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HomeBlogData ScienceGradient Descent in Machine Learning: What & How Does It Work

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07th Sep, 2023

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In our day-to-day lives, we optimize variables based on our personal decisions and don’t even recognize the process consciously. We are constantly using optimization techniques all day long, for example, while going to work, choosing a shorter route to minimize traffic woes, figuring out and managing a quick walk around the campus during a snack break, or scheduling a cab in advance to reach the airport on time. To learn more about Linear Discriminant Analysis in machine learning, click here.

Optimization is the goal, whether you are dealing with actual events in real-life or creating a technology-based product. Optimization is at the heart of most of the statistical and Machine Learning techniques which are widely used in data science. Gain more knowledge and skills in data science and machine learning by signing up for the complete Machine Learning course with Python.

Gradient Descent is an iterative process that finds the minima of a function. Gradient descent is an optimization algorithm mainly used to find the minimum of a function. In machine learning, gradient descent is used to update parameters in a model. Parameters can vary according to the algorithms, such as *coefficients* in Linear Regression and weights in Neural Networks.

Let’s take an example of a Simple Linear regression problem where our aim is to predict the dependent variable(y) when only one independent variable is given. for the above linear regression model, the equation of the line would be as follows.

In the above equation, y is the dependent variable,

- x is the independent variable,
- m is the slope of the line and
- c is the intercept on the y-axis by the line.

For this explanation, we will take the loss function as the sum of squared error. and the equation of the loss function will be as follows.

Here we are required to optimize the value of ‘m’ and ‘c’ in order to minimize the Loss function. as y_predicted is the output given by the Linear Regression Equation, therefore Loss at any given point can be given by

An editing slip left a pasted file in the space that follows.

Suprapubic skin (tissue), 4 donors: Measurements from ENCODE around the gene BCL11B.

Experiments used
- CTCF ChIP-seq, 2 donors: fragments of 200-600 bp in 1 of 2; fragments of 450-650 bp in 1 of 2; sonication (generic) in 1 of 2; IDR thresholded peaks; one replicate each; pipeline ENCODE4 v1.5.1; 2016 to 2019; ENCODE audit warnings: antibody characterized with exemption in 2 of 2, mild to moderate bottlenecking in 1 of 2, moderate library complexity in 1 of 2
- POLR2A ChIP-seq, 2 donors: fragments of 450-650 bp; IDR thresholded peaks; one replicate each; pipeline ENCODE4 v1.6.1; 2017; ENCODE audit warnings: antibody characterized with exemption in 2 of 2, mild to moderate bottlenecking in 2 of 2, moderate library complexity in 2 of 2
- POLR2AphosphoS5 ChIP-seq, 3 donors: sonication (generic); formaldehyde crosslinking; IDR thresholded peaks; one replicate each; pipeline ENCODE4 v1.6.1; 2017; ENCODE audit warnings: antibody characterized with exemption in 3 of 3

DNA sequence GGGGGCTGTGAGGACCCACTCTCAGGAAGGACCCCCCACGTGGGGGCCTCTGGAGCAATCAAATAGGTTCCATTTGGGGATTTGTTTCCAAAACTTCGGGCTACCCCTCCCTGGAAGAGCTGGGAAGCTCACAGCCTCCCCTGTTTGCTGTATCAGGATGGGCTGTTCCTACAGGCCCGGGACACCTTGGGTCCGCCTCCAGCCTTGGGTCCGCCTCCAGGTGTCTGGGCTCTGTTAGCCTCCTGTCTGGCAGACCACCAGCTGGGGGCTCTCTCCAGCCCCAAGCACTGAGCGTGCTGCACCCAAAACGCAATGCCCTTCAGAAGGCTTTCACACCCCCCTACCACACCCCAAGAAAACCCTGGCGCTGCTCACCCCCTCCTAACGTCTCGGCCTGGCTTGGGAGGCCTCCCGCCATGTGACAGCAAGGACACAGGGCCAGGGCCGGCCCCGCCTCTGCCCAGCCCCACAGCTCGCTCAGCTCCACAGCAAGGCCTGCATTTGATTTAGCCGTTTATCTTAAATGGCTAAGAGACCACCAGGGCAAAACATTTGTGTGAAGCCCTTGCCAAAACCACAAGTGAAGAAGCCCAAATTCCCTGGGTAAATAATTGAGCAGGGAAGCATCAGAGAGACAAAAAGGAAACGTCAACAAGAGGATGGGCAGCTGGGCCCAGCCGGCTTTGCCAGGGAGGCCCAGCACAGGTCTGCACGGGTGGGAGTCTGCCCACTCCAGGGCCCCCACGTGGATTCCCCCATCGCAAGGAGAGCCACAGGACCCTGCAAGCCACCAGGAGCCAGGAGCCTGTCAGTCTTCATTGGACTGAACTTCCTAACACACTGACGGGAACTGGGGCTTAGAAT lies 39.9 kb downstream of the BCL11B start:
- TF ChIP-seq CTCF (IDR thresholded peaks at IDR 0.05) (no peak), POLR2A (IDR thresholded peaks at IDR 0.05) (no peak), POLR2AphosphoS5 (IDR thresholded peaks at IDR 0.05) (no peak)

In order to find out the negative of the slope, we proceed by finding the partial derivatives with respect to both ‘m’ and ‘c’

partial derivatives w.r.t m and c

*When 2 or more than 2 partial derivatives are done on the same equation w.r.t to 2 or more than 2 different variables, it is known as Gradient.*

After performing partial derivatives w.r.t to ‘m’ and ‘c’ we obtain 2 equations as given above; when some value of ‘m’ and ‘c’ is given and is summed across all the data points, we obtain the negative side of the slope.

The next step is to assume a Learning Rate, which is generally denoted by ‘α’ (alpha). In most cases, the Learning Rate is set very close to 0 e.g., 0.001 or 0.005.

*A small learning rate will result in too many steps by the gradient decent algorithm and if a large value of ‘α’ is selected, it may result in the model to never converging at the minima.*

Next is to determine Step Size based on our Learning Rate. Step Size can be defined as

finding the next points using the learning rate

This will give us 2 points which will represent the updated value of ‘m’ and ‘c’.

We Iterate over the steps of finding the negative of the slope and then update the value of ‘m’ and ‘c’ until we reach or converge on our minima.

There are three popular types of gradient descent that mainly differ in the amount of data they use:

In this type of gradient descent, all the training examples are processed for each iteration of gradient descent. It gets computationally expensive if the number of training examples is large. This is when batch gradient descent is not preferred. Rather a stochastic gradient descent or mini-batch gradient descent is used.

**Algorithm for batch gradient descent:**

Let hθ(x) be the hypothesis for linear regression. Then, the cost function is given by:

Let Σ represents the sum of all training examples from i=1 to m.

For every j =0 …n

}

Where xj(i) represents the jth feature of the ith training example, so if m is very large, then the derivative term fails to converge at the global minimum.